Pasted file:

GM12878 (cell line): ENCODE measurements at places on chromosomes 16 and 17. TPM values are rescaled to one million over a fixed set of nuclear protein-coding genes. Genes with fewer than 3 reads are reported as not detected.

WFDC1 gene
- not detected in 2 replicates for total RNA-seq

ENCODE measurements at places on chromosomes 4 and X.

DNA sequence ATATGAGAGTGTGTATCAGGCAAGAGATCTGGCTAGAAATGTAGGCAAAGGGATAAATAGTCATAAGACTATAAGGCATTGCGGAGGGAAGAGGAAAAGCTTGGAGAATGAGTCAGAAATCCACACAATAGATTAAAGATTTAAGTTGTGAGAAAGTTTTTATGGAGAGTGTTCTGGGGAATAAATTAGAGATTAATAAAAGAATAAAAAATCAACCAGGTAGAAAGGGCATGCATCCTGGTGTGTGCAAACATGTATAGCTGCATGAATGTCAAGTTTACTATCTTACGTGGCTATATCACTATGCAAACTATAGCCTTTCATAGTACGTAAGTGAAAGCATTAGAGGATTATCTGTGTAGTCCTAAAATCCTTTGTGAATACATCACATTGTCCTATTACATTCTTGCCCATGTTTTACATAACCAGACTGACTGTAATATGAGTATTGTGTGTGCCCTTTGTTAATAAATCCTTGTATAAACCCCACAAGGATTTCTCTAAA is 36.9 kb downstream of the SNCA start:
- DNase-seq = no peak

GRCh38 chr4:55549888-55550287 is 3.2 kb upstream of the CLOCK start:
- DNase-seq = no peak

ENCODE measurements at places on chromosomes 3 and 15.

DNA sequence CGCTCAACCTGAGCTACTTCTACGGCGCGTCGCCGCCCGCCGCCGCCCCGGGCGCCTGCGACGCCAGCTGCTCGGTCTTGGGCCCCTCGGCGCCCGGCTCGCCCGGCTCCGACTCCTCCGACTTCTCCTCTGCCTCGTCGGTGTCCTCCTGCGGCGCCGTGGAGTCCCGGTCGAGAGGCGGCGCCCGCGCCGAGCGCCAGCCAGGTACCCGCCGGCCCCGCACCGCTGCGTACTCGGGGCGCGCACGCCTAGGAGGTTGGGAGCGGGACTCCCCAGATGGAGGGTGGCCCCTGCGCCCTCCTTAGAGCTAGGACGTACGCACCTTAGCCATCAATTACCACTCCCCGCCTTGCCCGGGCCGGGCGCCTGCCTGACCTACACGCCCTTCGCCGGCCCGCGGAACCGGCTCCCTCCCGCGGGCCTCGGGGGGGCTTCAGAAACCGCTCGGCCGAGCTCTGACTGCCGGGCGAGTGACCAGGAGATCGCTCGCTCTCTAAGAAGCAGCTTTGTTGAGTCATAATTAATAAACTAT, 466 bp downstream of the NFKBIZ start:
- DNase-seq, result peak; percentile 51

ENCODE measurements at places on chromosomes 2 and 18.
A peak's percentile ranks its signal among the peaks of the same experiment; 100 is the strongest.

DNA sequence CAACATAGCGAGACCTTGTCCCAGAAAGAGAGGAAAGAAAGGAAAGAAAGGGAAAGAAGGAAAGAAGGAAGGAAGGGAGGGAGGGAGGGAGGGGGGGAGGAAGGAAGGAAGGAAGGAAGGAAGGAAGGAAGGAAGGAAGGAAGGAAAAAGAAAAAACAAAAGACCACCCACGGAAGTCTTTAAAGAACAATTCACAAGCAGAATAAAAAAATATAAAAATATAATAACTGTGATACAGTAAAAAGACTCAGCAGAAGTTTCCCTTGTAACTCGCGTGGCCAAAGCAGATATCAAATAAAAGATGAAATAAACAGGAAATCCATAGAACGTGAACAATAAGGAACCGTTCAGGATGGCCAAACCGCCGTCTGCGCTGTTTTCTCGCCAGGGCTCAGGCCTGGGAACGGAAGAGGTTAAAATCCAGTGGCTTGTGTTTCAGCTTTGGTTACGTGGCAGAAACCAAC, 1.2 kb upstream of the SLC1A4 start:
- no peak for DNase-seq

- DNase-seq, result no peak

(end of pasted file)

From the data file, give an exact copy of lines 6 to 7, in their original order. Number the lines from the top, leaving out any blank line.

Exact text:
- DNase-seq = no peak

GRCh38 chr4:55549888-55550287 is 3.2 kb upstream of the CLOCK start: